did not produce notable overland flow in the riparian zone. Consequently,
P-rainwash4 as transport path is of minor importance.
Preferential flowpaths in soils are potentially an important diffuse transport
paths for agricultural P-losses to surface waters (P-leaching/wash out
and initial losses). Runoff concentration in the Bergsee catchment – and therby
as well lateral transport of water bound soluble substances to the water
course – takes place predominantly in the soil. The primary storm runoff formation
process is fast lateral subsurface flow (subsurface stormflow, SSF).
Vertical macropores and lateral pipe networks in the soil are connecting in
the soil forming preferential flowpaths and results in hydrologic connectivity
with increased infiltration and rapid drainage of the soil. Depending on the
groundwater level, soil moisture content, precipitation intensity and precipitation
amount, either event water or pre-event water comprises the bulk
of the discharge. In case of high groundwater level the major part of the
soil drainage pipe network is situated mainly in the phreatic zone already.
In this case the preferential flow paths are for the most part draining old,
pre-event water stored in the soil, which is mobilised by the rainfall impulse.
If the pipe systems is located mainly in the vadose zone, new event water
infiltrates in macropores and quickly brigdes the vadose zone by bypassing
the soil matrix. Above the groundwater level a temporarily saturated zone
composed of pre-event water and event water is formed and drains quickly
in the stream channel through the lateral pipe system.
The fast transport of the tracers in the experiments indicates the good
hydrologic connectivity. Remarkable is the high event water fraction of about
60% for the storm on 2 June 2004, which highlights the predominance of
preferential pathways with respect to runoff formation and concentration.
The field experiments, the analysis of geogenic tracers and the isotope tracer
inverstigations in the upper R¨uttebachtal are indicative agruments for the
following hypothesis:
"An extended unsaturated zone – due to low ground water
levels – in combination with high rainfall intensities results in
high event water fractions and prevailingly preferentially formed
discharge, because under these conditions hydrologic connectivity
takes place in the temporary saturated area (small cross-section
with high flux rates/high hydraulic conductivity). This temporarily
saturated zone increases in areas with high lateral pipe density. In case of high groundwater level even intensive rainfall
results in low event water fraction, due to dominating hydraulic
connectivity – predominatly old pre-event water from the midterm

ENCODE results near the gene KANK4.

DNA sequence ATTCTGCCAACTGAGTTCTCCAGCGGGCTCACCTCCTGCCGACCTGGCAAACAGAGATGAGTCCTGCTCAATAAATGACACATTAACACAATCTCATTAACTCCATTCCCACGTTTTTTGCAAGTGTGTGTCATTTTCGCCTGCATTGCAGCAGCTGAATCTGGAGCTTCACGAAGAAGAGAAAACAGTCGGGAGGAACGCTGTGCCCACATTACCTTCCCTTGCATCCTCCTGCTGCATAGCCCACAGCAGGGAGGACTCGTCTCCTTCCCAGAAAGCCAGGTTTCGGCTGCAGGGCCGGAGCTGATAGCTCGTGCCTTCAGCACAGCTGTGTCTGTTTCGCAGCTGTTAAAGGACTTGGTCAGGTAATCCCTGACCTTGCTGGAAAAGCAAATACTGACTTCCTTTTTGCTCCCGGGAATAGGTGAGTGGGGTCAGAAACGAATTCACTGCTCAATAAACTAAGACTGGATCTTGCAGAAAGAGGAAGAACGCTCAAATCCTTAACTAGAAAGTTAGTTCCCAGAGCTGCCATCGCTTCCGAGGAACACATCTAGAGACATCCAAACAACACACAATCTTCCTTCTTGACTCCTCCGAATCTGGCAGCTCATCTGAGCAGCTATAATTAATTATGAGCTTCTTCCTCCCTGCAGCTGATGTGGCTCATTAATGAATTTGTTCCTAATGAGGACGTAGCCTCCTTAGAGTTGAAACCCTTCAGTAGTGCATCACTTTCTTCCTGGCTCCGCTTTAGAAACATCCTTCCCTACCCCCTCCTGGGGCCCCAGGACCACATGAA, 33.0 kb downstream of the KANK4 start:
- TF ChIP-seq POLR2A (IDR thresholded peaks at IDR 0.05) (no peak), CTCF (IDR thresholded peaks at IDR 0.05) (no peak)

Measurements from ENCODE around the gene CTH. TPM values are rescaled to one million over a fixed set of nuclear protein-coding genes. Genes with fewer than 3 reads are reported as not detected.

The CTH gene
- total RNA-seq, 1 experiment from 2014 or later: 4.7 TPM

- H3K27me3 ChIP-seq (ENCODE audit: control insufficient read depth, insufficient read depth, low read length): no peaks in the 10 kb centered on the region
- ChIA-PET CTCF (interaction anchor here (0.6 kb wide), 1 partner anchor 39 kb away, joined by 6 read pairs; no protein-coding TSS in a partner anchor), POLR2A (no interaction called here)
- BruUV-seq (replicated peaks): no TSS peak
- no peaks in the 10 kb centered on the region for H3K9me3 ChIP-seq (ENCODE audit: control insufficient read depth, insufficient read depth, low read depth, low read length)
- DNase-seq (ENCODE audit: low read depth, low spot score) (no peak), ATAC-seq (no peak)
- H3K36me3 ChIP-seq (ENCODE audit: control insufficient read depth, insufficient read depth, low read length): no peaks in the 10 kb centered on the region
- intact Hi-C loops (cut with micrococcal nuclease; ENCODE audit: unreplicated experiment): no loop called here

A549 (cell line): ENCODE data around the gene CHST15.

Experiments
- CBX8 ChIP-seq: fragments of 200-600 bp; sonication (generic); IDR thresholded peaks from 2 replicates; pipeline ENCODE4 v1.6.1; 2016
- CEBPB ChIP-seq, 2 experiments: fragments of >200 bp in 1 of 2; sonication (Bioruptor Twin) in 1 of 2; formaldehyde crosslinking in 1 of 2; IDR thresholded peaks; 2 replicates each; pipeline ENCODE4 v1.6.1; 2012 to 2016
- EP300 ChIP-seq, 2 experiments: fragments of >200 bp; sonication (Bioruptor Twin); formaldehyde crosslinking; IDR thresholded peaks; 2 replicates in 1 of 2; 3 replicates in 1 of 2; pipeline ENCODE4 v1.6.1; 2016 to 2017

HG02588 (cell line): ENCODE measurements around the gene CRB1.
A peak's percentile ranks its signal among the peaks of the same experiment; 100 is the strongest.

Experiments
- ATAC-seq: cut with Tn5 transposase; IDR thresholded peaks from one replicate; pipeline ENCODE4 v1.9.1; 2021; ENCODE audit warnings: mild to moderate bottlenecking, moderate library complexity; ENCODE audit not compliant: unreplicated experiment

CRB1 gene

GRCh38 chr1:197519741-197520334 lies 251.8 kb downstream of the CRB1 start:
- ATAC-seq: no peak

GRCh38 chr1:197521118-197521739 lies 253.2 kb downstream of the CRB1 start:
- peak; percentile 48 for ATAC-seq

saturated zone is hydraulically mobilsied (big/large crosssection
with low flux rates/low hydraulic conductivity)."
Crucial Points for P-retention in soils are on one hand the way how
preferential infiltration in vertical macropores and lateral drainage in pipes
are connecting and how connectivity beetween different pipe networks (interpipe
system connectivity) is created on the other hand. In both cases a
direct link (direct connectivity) is possible. But a non-direct macropore-pipeconnection
with matrix passage seams to be more plausible for the Bergsee
catchment, as this would explain the high P-retention in the soil for the
liqiud manure experiment. If a contact time of less than 30 min is sufficant
for the (high) P-retention potential of macropore and soil pipe walls allone
is questionable, as the exchange with the soil matrix for such short residence
times is (perhaps) strongly limited.
The R¨uttebach is the primary source for the high P-concentrations and
loads in the headwater catchment(s) of the Bergsee. The strong increase of
P-concentrations and loads in stormflow conditions in the straitend, strongly
deep eroded lower part of the R¨uttebach results from mobilisation of
P-enriched river sediments. The significant enriched P-concentrations of the
river sediments of the R¨uttebach is a result of the point source sewage treatment
plant R¨uttehof. The high P-event loads in the Bergsee catchment are
in the majority of cases not due to diffuse P-losses from agriculture, but a
caused mainly from instream sources. Hydrologic connectivity is consequently
a necessary, but not sufficient condition for water bound diffuse P-losses
from agricultural land. High event water fractions are not defenitely leading
to high P-losses – even in cases of fertilisation of riparian grassland during
or shortly after intensive rainfall.
Advisors:Leser, Hartmut
Committee Members:Borchardt, Dietrich
Faculties and Departments:05 Faculty of Science > Departement Umweltwissenschaften > Geowissenschaften > Physiogeographie und Umweltwandel (Kuhn)
UniBasel Contributors:Leser, Hartmut
Item Type:Thesis
Thesis Subtype:Doctoral Thesis
Thesis no:8420
Thesis status:Complete
Number of Pages:179
Identification Number:
edoc DOI:
Last Modified:22 Jan 2018 15:50
Deposited On:13 Feb 2009 16:41